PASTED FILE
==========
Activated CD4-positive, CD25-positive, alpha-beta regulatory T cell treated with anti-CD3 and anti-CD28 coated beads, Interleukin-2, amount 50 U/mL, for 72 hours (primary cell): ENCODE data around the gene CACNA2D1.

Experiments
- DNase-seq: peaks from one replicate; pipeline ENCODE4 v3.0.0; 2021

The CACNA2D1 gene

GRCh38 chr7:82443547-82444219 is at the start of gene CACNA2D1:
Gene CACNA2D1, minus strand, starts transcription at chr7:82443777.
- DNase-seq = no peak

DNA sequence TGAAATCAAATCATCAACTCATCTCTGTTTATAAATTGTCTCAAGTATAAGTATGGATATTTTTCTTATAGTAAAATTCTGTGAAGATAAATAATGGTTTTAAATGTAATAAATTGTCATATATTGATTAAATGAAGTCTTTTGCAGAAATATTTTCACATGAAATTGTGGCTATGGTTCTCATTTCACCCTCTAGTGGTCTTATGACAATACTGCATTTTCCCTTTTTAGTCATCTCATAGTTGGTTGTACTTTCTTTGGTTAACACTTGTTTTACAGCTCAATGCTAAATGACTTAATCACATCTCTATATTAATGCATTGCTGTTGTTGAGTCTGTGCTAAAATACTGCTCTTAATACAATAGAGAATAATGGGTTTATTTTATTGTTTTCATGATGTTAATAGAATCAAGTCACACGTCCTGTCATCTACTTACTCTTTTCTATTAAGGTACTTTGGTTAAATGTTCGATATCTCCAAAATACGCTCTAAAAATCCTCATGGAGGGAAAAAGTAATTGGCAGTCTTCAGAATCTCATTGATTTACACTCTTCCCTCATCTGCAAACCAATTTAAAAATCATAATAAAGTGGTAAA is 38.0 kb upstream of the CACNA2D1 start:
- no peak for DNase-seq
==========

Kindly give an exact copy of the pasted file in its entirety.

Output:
Activated CD4-positive, CD25-positive, alpha-beta regulatory T cell treated with anti-CD3 and anti-CD28 coated beads, Interleukin-2, amount 50 U/mL, for 72 hours (primary cell): ENCODE data around the gene CACNA2D1.

Experiments
- DNase-seq: peaks from one replicate; pipeline ENCODE4 v3.0.0; 2021

The CACNA2D1 gene

GRCh38 chr7:82443547-82444219 is at the start of gene CACNA2D1:
Gene CACNA2D1, minus strand, starts transcription at chr7:82443777.
- DNase-seq = no peak

DNA sequence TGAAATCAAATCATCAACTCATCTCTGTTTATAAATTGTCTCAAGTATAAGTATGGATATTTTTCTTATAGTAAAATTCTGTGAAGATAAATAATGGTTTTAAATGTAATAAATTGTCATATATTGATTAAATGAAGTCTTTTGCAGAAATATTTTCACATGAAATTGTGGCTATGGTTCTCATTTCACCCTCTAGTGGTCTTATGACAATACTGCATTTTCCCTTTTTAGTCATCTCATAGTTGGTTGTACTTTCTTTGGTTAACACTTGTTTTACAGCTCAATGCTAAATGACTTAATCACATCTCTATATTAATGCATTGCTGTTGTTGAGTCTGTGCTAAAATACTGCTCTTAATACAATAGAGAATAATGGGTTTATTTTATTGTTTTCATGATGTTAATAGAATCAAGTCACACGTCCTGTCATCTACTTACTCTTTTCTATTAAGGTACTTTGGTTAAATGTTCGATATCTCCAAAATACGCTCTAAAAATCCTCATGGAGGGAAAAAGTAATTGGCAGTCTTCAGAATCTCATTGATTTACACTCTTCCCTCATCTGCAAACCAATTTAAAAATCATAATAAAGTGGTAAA is 38.0 kb upstream of the CACNA2D1 start:
- no peak for DNase-seq